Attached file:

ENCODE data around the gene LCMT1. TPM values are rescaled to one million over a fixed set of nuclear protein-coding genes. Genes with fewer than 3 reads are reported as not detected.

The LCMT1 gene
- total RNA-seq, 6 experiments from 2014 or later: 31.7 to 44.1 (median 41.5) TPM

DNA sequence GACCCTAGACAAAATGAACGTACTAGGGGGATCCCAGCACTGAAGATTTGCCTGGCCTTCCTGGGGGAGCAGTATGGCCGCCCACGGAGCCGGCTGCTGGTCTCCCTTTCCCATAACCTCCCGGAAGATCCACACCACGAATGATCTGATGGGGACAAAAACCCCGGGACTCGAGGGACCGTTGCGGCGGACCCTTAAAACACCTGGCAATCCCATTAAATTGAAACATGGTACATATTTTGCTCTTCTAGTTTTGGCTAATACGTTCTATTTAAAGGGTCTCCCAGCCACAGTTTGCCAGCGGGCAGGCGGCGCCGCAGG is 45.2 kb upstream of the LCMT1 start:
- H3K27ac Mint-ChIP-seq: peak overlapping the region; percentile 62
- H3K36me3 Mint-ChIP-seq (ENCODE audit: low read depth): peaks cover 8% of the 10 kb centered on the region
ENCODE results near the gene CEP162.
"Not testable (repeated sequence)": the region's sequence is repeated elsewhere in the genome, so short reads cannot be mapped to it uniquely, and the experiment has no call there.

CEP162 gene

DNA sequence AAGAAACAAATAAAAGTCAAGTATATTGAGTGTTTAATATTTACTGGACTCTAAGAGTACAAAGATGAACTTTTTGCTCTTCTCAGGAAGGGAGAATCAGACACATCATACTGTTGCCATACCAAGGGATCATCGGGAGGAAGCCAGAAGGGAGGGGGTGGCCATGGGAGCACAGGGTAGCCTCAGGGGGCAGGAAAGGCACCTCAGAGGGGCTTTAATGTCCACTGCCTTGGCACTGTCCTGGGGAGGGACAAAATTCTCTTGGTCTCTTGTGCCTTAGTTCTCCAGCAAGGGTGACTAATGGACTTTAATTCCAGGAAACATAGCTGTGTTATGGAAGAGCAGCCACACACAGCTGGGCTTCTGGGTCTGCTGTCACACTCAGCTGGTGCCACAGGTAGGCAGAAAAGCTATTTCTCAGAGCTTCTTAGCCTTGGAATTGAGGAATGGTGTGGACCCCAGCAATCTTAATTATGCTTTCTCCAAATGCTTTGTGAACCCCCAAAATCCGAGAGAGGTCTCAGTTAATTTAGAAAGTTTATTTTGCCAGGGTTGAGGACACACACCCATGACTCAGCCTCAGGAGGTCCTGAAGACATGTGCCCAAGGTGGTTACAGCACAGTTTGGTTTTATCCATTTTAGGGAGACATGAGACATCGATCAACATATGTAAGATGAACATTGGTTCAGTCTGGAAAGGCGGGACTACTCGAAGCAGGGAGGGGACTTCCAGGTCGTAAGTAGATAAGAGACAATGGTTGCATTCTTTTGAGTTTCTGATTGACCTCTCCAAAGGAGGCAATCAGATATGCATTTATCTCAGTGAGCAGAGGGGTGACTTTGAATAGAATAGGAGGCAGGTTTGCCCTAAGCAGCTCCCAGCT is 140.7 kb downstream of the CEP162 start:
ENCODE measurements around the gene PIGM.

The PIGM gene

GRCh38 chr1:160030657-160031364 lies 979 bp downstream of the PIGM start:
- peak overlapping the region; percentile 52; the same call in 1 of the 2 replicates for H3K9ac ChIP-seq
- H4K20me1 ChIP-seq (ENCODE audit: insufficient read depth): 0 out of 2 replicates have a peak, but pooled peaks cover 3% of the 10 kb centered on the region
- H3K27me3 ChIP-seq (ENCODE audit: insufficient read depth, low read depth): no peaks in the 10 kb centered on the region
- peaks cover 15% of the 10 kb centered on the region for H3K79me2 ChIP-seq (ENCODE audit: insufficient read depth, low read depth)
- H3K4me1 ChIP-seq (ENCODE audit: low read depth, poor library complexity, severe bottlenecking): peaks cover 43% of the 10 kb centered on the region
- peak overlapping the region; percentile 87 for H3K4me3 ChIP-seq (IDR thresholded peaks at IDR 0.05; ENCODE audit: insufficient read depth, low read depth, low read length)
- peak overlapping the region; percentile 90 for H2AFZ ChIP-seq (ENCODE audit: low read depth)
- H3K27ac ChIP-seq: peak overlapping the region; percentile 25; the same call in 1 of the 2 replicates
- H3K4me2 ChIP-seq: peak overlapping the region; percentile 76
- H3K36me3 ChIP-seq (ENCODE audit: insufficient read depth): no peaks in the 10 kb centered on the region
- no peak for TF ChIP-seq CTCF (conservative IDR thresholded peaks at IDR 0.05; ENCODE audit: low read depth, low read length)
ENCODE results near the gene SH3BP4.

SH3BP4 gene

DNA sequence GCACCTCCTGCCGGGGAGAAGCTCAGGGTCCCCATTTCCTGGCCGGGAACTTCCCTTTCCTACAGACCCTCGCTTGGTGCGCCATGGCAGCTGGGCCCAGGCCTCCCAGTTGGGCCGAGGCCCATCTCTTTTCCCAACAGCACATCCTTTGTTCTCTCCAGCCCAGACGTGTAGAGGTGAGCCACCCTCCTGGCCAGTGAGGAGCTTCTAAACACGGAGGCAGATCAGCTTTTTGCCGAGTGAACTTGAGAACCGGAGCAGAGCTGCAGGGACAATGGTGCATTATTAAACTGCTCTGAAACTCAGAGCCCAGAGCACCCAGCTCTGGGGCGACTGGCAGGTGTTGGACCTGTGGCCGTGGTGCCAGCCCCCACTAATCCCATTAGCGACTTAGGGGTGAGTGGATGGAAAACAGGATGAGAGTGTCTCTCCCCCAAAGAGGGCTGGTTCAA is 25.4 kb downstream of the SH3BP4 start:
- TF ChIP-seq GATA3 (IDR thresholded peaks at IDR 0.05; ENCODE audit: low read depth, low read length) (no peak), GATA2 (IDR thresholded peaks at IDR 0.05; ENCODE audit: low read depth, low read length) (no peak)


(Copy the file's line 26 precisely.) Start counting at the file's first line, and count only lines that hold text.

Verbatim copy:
SH3BP4 gene